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. Last Updated: 07/27/2016

Loss of Jets Will Hurt Aeroflot, Lebedev Says

bloombergA worker passing a 777 engine at a plant in Washington that will build 787s.
Aeroflot shareholder Alexander Lebedev said Thursday that the airline would lose market share to competitors because it missed a deadline for ordering Boeing's new 787 passenger jet.

"We either won't fly at all or we'll fly old airplanes,'' Lebedev said. "We will be losing markets."

Delays by government officials forced the carrier to miss a Nov. 1 deadline for securing delivery in 2010 of the 22 Boeing planes it wanted to buy. Aeroflot, which joined the SkyTeam alliance of Air France-KLM Group and Delta Air Lines in April, has said it needs to start replacing its aging fleet in 2010 to stay competitive.

Lebedev, who is also a deputy in the State Duma, owns 30 percent of Aeroflot and the government owns 51 percent.

Lebedev tried to save the Boeing deal by reserving production slots himself to give government officials more time to make a decision. That accord, which Lebedev's company National Reserve signed on behalf of Aeroflot, expired Nov. 1.

Boeing returned his $40 million deposit, though the gesture cost Lebedev $1 million in lost interest, he said Thursday.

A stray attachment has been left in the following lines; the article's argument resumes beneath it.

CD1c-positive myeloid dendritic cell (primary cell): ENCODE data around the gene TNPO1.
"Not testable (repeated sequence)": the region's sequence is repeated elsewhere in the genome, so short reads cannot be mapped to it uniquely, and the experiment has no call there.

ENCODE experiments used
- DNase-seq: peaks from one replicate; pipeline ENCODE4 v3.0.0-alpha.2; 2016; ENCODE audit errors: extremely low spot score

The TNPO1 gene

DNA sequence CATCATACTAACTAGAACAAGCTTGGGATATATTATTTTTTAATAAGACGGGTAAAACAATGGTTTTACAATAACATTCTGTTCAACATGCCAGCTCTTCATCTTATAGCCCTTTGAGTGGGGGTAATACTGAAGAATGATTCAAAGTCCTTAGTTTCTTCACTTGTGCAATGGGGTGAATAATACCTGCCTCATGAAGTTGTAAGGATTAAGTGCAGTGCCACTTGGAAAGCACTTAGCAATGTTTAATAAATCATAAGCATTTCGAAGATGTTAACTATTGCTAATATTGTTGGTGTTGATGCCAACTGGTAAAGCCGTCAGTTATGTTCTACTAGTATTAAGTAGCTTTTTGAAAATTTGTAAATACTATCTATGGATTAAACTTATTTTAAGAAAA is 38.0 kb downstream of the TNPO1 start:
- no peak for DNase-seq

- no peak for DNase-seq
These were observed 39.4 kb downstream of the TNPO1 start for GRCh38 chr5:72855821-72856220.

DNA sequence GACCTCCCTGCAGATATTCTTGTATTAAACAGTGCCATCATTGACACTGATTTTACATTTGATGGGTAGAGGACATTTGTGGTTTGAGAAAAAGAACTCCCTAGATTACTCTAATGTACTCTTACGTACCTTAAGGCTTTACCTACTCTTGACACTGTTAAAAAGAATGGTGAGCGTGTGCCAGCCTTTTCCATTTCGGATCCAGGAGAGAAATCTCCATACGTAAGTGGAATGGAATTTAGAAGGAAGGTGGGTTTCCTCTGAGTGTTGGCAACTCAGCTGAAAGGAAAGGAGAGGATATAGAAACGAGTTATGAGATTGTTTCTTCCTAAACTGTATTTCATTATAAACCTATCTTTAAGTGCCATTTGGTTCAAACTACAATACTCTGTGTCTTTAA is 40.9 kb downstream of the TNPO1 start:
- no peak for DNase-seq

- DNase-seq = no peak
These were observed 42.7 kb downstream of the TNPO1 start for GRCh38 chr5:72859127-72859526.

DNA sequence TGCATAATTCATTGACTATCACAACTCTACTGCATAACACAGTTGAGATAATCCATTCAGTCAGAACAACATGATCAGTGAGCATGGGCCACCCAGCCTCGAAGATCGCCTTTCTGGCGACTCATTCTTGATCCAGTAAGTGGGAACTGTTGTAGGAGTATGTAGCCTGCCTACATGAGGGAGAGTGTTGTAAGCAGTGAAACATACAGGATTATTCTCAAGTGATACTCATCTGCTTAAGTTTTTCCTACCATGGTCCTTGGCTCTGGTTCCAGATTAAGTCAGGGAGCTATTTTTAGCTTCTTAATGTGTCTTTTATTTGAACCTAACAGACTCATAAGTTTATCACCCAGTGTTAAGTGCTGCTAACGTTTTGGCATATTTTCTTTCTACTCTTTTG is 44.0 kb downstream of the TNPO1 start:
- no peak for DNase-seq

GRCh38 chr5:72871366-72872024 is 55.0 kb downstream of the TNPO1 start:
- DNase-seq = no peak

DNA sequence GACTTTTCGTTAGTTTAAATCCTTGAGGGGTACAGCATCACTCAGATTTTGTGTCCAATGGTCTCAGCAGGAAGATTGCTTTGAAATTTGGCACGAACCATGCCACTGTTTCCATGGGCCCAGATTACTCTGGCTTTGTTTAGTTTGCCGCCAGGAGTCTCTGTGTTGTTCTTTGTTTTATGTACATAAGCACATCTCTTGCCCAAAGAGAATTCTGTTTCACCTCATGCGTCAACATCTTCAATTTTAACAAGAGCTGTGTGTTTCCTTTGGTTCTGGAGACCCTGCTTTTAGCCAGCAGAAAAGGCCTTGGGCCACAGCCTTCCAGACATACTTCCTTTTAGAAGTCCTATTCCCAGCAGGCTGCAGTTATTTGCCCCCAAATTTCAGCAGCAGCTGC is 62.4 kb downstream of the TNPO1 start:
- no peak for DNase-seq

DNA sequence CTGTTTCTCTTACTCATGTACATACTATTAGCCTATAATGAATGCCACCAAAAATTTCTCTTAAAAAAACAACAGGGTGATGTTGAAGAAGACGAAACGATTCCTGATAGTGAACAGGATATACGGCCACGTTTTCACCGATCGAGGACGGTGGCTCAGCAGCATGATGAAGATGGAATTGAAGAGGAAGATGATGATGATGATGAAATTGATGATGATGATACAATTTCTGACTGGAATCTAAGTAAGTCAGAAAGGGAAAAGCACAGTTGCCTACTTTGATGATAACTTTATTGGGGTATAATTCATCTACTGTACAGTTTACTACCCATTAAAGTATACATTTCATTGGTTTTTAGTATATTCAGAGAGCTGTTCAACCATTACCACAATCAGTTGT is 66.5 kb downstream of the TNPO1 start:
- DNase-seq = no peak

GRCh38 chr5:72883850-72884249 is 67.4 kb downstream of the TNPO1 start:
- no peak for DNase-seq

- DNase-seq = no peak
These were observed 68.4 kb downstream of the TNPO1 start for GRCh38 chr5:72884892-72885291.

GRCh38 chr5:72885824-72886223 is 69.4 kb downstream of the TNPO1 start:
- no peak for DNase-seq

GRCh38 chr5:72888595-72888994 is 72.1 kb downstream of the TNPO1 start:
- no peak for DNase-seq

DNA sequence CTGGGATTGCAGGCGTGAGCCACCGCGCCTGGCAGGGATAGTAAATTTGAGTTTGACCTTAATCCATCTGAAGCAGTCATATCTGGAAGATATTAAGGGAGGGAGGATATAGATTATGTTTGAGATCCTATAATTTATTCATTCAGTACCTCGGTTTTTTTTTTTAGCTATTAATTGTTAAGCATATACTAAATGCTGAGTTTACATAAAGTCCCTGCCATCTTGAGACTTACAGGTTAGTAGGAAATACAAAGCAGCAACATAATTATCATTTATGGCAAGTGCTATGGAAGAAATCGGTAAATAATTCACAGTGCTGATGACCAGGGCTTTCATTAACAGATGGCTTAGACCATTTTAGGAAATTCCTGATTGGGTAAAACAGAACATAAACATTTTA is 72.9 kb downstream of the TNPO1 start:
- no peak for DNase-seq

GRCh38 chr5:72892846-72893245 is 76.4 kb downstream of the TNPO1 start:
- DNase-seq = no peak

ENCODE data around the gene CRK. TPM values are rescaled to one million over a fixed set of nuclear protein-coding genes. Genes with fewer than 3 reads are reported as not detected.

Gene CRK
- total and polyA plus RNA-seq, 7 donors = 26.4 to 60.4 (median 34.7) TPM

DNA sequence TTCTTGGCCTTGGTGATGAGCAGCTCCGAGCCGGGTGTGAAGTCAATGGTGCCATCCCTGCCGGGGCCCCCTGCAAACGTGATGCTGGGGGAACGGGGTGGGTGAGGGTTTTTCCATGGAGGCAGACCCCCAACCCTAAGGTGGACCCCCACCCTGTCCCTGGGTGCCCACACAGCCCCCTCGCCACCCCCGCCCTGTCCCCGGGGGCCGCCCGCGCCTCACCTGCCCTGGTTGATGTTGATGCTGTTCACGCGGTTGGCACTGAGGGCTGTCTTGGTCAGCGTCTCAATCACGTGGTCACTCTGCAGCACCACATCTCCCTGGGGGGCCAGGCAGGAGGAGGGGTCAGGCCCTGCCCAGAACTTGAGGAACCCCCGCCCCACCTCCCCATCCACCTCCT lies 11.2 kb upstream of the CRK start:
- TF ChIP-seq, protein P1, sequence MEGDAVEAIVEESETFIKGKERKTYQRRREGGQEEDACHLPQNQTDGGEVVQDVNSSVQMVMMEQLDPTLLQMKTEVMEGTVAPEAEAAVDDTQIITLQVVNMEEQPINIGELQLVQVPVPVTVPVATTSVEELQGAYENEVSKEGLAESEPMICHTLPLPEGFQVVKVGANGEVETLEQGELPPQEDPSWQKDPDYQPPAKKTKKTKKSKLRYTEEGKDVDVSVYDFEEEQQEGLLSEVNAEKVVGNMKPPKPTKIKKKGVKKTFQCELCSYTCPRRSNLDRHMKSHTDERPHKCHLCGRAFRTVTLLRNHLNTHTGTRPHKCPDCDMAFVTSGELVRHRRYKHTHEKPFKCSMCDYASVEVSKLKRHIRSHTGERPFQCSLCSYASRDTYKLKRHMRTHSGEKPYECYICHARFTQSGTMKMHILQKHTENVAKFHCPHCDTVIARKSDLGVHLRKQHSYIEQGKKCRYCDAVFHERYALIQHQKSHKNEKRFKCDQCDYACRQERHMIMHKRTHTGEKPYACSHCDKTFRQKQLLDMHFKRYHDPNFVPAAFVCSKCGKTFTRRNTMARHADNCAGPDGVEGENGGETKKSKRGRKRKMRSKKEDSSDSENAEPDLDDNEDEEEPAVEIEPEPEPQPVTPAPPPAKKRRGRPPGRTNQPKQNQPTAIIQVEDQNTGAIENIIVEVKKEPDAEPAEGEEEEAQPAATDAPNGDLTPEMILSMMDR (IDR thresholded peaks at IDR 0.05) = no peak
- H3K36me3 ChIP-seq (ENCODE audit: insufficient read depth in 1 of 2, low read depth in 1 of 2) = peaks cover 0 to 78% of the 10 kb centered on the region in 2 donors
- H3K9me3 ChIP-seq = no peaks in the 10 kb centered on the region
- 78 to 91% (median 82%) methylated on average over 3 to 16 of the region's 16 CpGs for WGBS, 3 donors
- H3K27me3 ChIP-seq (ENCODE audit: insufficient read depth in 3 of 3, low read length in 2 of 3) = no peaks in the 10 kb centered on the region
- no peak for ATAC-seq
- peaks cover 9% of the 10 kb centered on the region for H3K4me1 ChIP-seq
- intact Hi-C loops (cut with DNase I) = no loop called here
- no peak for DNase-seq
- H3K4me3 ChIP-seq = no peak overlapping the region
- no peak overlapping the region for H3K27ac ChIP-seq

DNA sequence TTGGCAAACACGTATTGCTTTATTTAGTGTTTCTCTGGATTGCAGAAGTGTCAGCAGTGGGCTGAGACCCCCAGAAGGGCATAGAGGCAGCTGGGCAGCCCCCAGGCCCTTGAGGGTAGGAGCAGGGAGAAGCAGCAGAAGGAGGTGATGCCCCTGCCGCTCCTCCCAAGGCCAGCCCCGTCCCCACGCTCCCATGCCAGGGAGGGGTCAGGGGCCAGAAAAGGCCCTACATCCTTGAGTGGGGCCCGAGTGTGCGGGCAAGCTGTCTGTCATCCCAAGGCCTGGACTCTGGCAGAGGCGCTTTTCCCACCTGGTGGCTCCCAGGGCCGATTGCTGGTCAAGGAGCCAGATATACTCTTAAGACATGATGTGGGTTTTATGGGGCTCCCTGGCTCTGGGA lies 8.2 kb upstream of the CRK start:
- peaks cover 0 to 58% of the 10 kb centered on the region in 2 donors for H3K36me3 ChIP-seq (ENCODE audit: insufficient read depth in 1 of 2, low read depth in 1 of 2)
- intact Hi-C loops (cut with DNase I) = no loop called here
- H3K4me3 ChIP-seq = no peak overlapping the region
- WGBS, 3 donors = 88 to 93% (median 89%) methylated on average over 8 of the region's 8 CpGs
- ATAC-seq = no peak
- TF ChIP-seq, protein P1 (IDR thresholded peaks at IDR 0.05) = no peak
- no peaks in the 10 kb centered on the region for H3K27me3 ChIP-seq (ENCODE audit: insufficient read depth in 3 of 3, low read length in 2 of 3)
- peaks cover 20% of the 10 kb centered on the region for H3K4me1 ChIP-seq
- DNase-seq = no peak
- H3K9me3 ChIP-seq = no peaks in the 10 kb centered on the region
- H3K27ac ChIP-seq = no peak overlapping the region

President Boris Yeltsin's son-in-law, Valery Okulov, who runs Aeroflot, said in Beijing on Thursday that Aeroflot would not be able to get Boeing 787s before 2014 because of the missed deadline, Interfax reported.

Aeroflot has considered ordering 787s or Airbus' proposed competitor, the A350, for more than one year. The airline's board delayed the decision Sept. 15.

"This is our estimate given the current situation on the market,'' said Okulov's deputy, Lev Koshlyakov, declining to elaborate.

Three days earlier, Aeroflot's management said it wanted to buy 22 aircraft from Boeing and 22 from Airbus. That decision came after state-owned lender Vneshtorgbank bought 5 percent of Airbus' parent company, European Aeronautic, Defense & Space, for about $1.28 billion.

Aeroflot has said it needs to replace its older Boeing 767s and Soviet-build Ilyushin. Il-96 long-range planes starting in 2010.

Yet the decision on the new fleet has been complicated by the worsening political climate between Russia and the United States and Russia's recent moves to foster closer cooperation with EADS and other European aerospace companies.

"The government has to explain to the Kremlin that we will not have planes to fly or we will have to fly old, unsafe planes,'' Lebedev said.